Say the name Beaujolais to most people, and the well-worn cliché of Beaujolais Nouveau instantly springs to mind. This phenomenon of sending young wine from the recent harvest across the world has detracted from the region’s immense strengths, superb wines, and unique terroir. For at its best, the Gamay grape is capable of producing structured, aromatic, and concentrated wines of real class – bottles a world away from the hackneyed trick of Beaujolais Nouveau.
The Beaujolais region, located north of Lyon, is a vast area; it contains more than ten appellations, including the Beaujolais Crus and the Beaujolais Blanc designation for wines made from Chardonnay. Production is considerable, as the region includes more than 18,000 hectares of vines and many winegrowers. Indeed, Beaujolais has a long and proud history of grape growing; the first vineyards were planted by the incumbent Romans, who needed wine to keep their garrisons happy.
Over the centuries, as is the case with the Burgundy Wine Region generally, care of the Gamay vineyards fell to the monks, who subsequently lost control to the Dukes of Burgundy.
Unfortunately, the local aristocracy took a great dislike to this once unfairly maligned grape variety. Gamay was once found in abundance further north in what we now call the Cote d’Or; that was until the Duke of Burgundy, Philippe the Bold, outlawed the grape’s cultivation. At this time, the ruling class was more interested in increasing Pinot Noir’s production, which was seen as a much more noble variety. So, it was without much surprise that his successor Philipe the Good issued a further ruling against planting the grape. The result was that growers moved further south to the region we know as Beaujolais, taking their beloved Gamay with them.
Today, Beaujolais’ wines are consumed globally, although, for many centuries, demand was confined to the regional markets of southern France. Its heyday occurred in the 19th century when the French railways’ construction allowed the wines to be shipped to Paris and beyond. Then came the massive – but ultimately fickle – attraction of Beaujolais Nouveau in the 80s, with consumers lining up to drink very young and straightforward wines barely 2-3 months old. Thankfully, this fad was soon pretty much played out the world over, allowing growers to concentrate on producing distinctive wines that can reaffirm the region’s reputation for high-quality.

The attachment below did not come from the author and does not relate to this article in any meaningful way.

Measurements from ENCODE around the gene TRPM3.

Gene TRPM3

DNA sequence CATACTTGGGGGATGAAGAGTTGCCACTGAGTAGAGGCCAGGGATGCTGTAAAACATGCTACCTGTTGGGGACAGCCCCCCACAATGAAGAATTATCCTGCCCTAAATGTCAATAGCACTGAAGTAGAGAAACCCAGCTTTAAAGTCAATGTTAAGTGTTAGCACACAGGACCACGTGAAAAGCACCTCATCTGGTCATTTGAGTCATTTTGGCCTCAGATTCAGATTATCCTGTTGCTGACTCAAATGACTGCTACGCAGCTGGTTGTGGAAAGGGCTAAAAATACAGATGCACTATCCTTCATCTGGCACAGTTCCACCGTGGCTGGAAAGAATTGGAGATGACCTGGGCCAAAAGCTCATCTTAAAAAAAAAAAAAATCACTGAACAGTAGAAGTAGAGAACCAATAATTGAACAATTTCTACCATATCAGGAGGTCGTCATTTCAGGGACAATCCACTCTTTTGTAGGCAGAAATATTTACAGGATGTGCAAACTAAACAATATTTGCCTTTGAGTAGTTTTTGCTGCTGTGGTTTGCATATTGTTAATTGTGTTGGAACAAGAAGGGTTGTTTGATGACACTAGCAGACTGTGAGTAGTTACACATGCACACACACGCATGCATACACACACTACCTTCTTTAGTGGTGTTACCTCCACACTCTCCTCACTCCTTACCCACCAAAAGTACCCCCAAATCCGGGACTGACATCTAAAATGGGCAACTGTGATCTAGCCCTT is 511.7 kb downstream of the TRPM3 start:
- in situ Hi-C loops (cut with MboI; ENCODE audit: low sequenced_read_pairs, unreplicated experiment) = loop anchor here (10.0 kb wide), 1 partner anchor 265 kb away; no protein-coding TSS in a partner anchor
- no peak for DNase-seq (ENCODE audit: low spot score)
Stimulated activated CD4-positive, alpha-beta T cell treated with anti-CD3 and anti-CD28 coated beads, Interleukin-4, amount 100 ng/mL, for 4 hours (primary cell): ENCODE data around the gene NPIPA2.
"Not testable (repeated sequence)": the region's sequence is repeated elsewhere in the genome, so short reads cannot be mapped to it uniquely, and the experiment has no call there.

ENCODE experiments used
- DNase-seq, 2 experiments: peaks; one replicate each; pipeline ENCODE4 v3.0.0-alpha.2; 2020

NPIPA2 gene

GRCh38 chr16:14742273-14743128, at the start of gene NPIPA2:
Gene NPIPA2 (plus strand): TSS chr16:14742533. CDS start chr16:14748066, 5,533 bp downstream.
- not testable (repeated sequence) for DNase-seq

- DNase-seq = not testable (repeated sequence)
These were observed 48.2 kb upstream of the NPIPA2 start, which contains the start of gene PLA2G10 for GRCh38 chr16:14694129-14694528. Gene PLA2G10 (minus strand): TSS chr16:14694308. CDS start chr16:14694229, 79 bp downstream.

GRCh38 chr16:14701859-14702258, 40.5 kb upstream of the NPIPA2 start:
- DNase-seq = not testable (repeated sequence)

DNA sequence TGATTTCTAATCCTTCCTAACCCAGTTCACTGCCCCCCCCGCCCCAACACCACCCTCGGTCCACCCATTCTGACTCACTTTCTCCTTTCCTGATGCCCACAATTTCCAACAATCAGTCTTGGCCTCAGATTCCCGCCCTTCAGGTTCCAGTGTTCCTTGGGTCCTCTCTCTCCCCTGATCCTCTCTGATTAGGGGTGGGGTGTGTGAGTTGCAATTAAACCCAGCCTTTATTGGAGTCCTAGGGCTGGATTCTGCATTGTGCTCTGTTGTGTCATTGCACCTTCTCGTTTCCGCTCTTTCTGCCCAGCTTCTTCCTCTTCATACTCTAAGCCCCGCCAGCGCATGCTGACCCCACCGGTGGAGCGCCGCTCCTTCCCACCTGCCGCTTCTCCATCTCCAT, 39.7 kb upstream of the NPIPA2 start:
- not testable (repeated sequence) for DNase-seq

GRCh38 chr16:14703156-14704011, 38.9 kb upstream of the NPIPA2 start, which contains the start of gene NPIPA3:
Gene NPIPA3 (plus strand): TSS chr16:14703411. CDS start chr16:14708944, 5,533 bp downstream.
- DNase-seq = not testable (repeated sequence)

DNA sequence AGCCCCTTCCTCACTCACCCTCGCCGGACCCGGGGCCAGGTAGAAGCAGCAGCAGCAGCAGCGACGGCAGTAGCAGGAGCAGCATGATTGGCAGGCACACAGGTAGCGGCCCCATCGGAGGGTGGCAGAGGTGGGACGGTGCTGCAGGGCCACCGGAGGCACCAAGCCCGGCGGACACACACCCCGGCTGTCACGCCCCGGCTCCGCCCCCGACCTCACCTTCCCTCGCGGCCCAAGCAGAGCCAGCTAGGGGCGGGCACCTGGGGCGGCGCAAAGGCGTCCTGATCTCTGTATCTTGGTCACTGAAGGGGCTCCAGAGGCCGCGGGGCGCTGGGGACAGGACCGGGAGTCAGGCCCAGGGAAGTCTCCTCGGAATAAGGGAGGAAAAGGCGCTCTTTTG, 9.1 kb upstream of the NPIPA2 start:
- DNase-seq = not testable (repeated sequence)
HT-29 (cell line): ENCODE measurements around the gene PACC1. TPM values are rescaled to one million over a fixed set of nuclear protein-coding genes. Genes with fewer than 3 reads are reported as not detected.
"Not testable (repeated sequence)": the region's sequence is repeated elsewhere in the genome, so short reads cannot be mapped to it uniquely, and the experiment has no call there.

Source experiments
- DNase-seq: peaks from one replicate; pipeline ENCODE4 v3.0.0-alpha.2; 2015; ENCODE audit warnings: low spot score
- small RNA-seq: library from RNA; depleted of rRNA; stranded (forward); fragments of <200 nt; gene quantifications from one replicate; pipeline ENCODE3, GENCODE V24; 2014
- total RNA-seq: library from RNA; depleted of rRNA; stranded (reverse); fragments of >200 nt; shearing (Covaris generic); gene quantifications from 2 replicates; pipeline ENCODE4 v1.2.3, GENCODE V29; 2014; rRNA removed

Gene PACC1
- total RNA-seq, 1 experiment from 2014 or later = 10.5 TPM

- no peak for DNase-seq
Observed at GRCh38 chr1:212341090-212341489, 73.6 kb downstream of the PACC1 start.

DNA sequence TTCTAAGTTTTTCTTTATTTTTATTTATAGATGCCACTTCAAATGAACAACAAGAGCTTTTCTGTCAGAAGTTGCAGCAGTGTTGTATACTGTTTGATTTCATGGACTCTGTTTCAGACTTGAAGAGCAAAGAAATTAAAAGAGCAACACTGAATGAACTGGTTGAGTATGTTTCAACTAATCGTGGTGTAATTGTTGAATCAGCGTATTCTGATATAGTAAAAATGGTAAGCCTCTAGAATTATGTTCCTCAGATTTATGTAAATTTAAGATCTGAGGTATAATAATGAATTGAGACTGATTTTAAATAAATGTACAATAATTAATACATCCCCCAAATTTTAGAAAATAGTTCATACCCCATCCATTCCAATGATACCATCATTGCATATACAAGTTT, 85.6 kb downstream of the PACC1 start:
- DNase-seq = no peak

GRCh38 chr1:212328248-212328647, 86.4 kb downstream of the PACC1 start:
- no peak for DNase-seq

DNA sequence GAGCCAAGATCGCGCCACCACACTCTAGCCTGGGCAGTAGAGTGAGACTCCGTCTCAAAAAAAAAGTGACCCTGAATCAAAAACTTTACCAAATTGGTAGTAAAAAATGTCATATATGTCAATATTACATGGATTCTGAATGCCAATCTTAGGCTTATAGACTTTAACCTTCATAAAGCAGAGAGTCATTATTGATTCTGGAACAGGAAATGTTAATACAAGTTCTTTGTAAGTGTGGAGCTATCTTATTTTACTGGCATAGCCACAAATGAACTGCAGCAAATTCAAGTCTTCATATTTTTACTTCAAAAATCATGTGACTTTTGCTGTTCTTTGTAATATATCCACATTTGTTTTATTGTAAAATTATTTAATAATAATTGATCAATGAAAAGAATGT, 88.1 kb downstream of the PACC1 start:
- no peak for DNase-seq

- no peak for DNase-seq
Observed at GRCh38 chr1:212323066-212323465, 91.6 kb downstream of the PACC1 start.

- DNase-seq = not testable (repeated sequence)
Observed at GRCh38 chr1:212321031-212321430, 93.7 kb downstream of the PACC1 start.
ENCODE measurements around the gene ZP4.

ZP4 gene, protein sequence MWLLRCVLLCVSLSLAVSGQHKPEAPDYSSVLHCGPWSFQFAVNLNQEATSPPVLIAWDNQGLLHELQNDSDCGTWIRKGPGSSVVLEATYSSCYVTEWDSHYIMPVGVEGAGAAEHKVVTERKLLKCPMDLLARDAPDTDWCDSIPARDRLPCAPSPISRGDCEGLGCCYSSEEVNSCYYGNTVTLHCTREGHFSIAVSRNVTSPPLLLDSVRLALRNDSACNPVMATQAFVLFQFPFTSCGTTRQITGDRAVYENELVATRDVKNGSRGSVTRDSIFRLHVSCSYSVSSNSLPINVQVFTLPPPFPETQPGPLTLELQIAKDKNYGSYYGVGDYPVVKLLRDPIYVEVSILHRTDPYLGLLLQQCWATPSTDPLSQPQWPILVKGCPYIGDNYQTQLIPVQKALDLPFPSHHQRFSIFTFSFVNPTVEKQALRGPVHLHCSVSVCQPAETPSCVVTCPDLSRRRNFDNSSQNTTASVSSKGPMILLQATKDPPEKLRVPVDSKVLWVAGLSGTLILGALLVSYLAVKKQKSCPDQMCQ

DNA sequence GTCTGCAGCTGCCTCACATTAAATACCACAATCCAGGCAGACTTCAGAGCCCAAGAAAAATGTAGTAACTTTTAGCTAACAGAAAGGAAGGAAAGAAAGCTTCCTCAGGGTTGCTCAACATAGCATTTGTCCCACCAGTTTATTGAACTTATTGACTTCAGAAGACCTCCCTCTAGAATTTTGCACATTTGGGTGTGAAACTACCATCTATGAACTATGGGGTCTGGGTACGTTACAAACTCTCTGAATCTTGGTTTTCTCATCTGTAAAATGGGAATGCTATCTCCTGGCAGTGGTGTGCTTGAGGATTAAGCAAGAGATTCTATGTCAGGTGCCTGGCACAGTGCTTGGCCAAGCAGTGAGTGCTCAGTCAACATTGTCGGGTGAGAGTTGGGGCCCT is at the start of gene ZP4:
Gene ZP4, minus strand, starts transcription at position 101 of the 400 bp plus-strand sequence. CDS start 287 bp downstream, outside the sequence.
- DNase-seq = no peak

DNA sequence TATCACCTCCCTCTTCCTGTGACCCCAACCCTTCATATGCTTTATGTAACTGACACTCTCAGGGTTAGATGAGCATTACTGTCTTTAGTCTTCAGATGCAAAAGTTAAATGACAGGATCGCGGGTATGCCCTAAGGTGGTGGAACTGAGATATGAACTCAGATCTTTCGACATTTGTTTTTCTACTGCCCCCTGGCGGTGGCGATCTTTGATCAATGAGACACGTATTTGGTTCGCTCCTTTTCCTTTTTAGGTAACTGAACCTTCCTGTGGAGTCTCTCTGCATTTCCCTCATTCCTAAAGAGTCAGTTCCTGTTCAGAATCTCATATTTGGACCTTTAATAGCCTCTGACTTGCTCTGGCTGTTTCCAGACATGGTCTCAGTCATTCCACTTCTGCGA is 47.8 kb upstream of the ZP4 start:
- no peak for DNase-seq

Incredible diversity of styles
So, when discussing the history and state of Beaujolais today, it is crucial to understand that this wine is not merely a one-trick pony, consisting of a glass of something light and fruity for early consumption. Nor is all Beaujolais top-heavy, structured, and designed to be cellared. No, the real beauty of Beaujolais today is the incredible diversity of styles, from light and supple to rose, white, and the great, age-worthy example from the leading villages or Crus in the region. But as much as winemaking plays a part in determining the style, of at least equal importance is the growing environment as granite, schist. In some places, sand or clays soils often give radically different interpretations of what Beaujolais can do. Climatically, the region enjoys warm, semi-continental weather conditions, although spring frosts are a constant threat.
The winemaking approach used in the region is unique and therefore merits a mention. The technique employed is known as carbonic maceration. It mainly involves extracting color rather than tannin from the grape skins in anaerobic conditions. Whole uncrushed grape bunches are added to stainless steel tanks, and the bottom third of the grapes are crushed, allowing for a gentle fermentation spurned on by the yeasts naturally found in the skins. The berries then gradually split, and fermentation proceeds as normal. This method typically gives fruit-forward, vibrant flavors and not too much structure.
Beaujolais’s mainstay comes under the AOC Beaujolais appellation, which covers wines from all 96 villages in the region. The majority of wine under this designation comes from the Bas Beaujolais region, located near Belleville. With such a large geographical area naturally comes a variance in quality, but good examples are richly fruity, low in acidity and tannins, very quaffable, and hard to resist. Different interpretations of the style, even within the generic appellation, exist, however, and some producers aim to get more structure into the wines, emulating their colleagues’ vinification and the aging regime in the Cote d’Or. At their best, these wines combine depth with charm and offer more weight than everyday Beaujolais, and of course, Beaujolais Nouveau.